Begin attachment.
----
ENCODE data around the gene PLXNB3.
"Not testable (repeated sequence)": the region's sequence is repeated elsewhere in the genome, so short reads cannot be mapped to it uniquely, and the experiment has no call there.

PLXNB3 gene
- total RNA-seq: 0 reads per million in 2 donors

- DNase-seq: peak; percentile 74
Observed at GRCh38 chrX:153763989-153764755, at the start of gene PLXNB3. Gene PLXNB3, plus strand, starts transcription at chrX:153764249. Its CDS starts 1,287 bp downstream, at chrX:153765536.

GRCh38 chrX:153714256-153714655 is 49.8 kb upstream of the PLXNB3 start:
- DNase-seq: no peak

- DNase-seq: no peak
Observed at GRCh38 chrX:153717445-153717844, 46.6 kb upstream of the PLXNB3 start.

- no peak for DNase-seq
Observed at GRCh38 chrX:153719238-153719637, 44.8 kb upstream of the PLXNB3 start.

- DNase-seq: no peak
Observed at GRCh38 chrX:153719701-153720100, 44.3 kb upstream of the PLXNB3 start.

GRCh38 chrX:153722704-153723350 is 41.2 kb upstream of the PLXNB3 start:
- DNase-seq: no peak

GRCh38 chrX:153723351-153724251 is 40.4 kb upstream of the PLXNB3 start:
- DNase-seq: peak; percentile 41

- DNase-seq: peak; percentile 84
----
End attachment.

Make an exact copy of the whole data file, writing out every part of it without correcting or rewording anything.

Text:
ENCODE data around the gene PLXNB3.
"Not testable (repeated sequence)": the region's sequence is repeated elsewhere in the genome, so short reads cannot be mapped to it uniquely, and the experiment has no call there.

PLXNB3 gene
- total RNA-seq: 0 reads per million in 2 donors

- DNase-seq: peak; percentile 74
Observed at GRCh38 chrX:153763989-153764755, at the start of gene PLXNB3. Gene PLXNB3, plus strand, starts transcription at chrX:153764249. Its CDS starts 1,287 bp downstream, at chrX:153765536.

GRCh38 chrX:153714256-153714655 is 49.8 kb upstream of the PLXNB3 start:
- DNase-seq: no peak

- DNase-seq: no peak
Observed at GRCh38 chrX:153717445-153717844, 46.6 kb upstream of the PLXNB3 start.

- no peak for DNase-seq
Observed at GRCh38 chrX:153719238-153719637, 44.8 kb upstream of the PLXNB3 start.

- DNase-seq: no peak
Observed at GRCh38 chrX:153719701-153720100, 44.3 kb upstream of the PLXNB3 start.

GRCh38 chrX:153722704-153723350 is 41.2 kb upstream of the PLXNB3 start:
- DNase-seq: no peak

GRCh38 chrX:153723351-153724251 is 40.4 kb upstream of the PLXNB3 start:
- DNase-seq: peak; percentile 41

- DNase-seq: peak; percentile 84